Category — Cooking
The Agrarian Kitchen is situated in a 19th century schoolhouse at Lachlan, 45 minutes from Hobart in Tasmania’s Derwent Valley, Australia.
The Agrarian Kitchen grows and uses heirloom varieties of fruit, vegetables and rare breed animals in its cooking classes
Rodney Dunn and Séverine Demanet
Excerpt from web site:
The Agrarian Kitchen’s growing areas have been hewn from grazing paddock, securely fenced and tirelessly tilled to create a 500 square metre vegetable garden, an extensive berry patch and orchard.
The vegetable garden was first tilled by our own Wessex saddleback pigs to remove stubborn perennial weeds before being formed into beds. Paths are constructed of mulched tree trimmings from the property and lined with stones from our front paddock. The garden has been designed by local gardener and journalist, Paul Healy. The garden is now tended by our Gardening Team, Lee Farrell, Jethro Havenhand, Fin Fagan and Rodney Dunn using organic principles without the use of pesticides or artificial fertilisers. The garden is predominately planted with heirloom varieties and we are always on the look out for the old and interesting and are constantly experimenting with varieties, saving our own seeds where possible of the varieties that perform the best in our conditions, for example, at last count there have been over two hundred varieties of tomato.
March 26, 2014 Comments Off
Despite yacón’s visual and textual similarities to sweet potatoes and other veggies, it’s got an appeal all its own.
By Carly Szkaradnik
Philadelphia City Paper
To the untrained eye, yacón can look an awful lot like a common ipomoea batatas (sweet potato), so its initial impact is somewhat blunted. But when you cut into it, you’ll discover something crisp and sweet that will make you shift your frame of reference to jicama. In fact, the yacón is more closely related to the sunchoke. And much like some hardy, leafy greens that you’d otherwise think have no place in the discussion, yacón’s sweetness and flavor improve after it has weathered a few frosts.
November 18, 2013 Comments Off
The story behind feeding the entire Sydney Opera House audience of 2,200 people at TEDXSydney 2013 with crowd sourced locally grown food.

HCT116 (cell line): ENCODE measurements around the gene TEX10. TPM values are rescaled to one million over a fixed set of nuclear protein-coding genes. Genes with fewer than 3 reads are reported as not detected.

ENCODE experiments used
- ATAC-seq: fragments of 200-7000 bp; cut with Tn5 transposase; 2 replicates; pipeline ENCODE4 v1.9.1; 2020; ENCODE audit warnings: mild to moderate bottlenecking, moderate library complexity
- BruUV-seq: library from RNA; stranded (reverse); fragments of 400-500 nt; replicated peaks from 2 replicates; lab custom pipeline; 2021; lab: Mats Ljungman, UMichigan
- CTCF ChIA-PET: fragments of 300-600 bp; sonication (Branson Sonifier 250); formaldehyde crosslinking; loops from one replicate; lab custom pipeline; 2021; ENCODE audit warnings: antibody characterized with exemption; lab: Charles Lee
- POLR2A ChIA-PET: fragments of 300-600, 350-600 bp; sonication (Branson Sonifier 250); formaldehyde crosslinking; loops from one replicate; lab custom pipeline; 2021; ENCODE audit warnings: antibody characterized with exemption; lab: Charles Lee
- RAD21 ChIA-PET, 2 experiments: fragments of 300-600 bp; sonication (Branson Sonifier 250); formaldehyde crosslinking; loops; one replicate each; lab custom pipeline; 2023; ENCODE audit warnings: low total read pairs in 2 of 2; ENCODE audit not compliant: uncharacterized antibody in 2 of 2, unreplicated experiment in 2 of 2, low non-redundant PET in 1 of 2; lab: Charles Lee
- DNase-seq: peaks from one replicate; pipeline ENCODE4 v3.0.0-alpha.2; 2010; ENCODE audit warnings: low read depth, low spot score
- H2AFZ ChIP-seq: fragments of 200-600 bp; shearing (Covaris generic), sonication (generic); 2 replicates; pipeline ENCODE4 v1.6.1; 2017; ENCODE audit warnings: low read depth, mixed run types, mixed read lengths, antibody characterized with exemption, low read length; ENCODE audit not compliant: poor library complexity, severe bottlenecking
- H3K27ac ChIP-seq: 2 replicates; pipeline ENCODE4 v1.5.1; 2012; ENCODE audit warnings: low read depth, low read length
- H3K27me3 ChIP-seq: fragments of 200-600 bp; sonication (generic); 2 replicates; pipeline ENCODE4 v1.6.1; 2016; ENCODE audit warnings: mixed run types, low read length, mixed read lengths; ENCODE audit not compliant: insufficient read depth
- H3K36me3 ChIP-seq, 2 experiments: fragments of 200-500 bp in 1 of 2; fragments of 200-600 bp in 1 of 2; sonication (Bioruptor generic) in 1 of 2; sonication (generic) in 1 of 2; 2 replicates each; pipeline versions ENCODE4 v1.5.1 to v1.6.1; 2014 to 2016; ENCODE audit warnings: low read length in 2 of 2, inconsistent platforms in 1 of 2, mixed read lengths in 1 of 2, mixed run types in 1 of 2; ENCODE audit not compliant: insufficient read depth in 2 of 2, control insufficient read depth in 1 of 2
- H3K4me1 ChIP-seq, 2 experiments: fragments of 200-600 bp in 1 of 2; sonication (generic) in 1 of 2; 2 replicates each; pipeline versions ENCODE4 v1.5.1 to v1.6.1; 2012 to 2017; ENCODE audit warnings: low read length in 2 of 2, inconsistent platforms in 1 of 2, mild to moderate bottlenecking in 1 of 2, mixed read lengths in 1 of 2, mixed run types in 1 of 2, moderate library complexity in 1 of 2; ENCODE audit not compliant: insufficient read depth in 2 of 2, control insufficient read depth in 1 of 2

By Lisa Hudson
Good Food Australia
May 6, 2013
(Must see. Mike)
The ARIA Catering team had taken six and a half hours to sort through it all: carefully wrapped bunches of herbs in envelopes accompanied by handwritten notes, bantam and quail eggs nestled in brown paper, spring onions plucked from an inner-city balcony, two pigs, a couple of steers and a mammoth wagyu cow weighing in at nearly 300kg.
This locally grown and donated produce, and more, was to feed all 2200 TEDxSydney attendees in a powerful demonstration at the weekend not only of crowd farming – a burgeoning global food movement – but community spirit.
July 20, 2013 Comments Off
Restaurants can choose to ‘adopt a plot’, or ‘adopt a hive’
The event is a collaboration between restaurant network Ethical Eats; Capital Growth – the campaign to create 2012 new food-growing spaces by 2012; and Capital Bee, which promotes community beekeeping in London.
Restaurants, cafes, bars and pubs across the capital will be showcasing dishes and drinks made with ultra-local fruit, veg and herbs, and from honey made by bees in community hives.
August 16, 2012 Comments Off
Craig Strong, left, executive chef at Montage, and Nic Romano, founder and owner of VR Farms, show the bounty picked fresh from the farm at Bella Collina Towne and Golf Club in San Clemente. Photo by Leonard Ortiz, The Orange County Register.
The 1 1/2-acre parcel close to the clubhouse is fully planted
By Cathy Thomas
The Orange County Register
August 18, 2010
Golf greens and vegetable gardens might seem incongruous, but not at VR Green Farms in San Clemente. Nestled on a slope of the Bella Collina Towne & Golf Club, just east of the clubhouse, urban farming flourishes.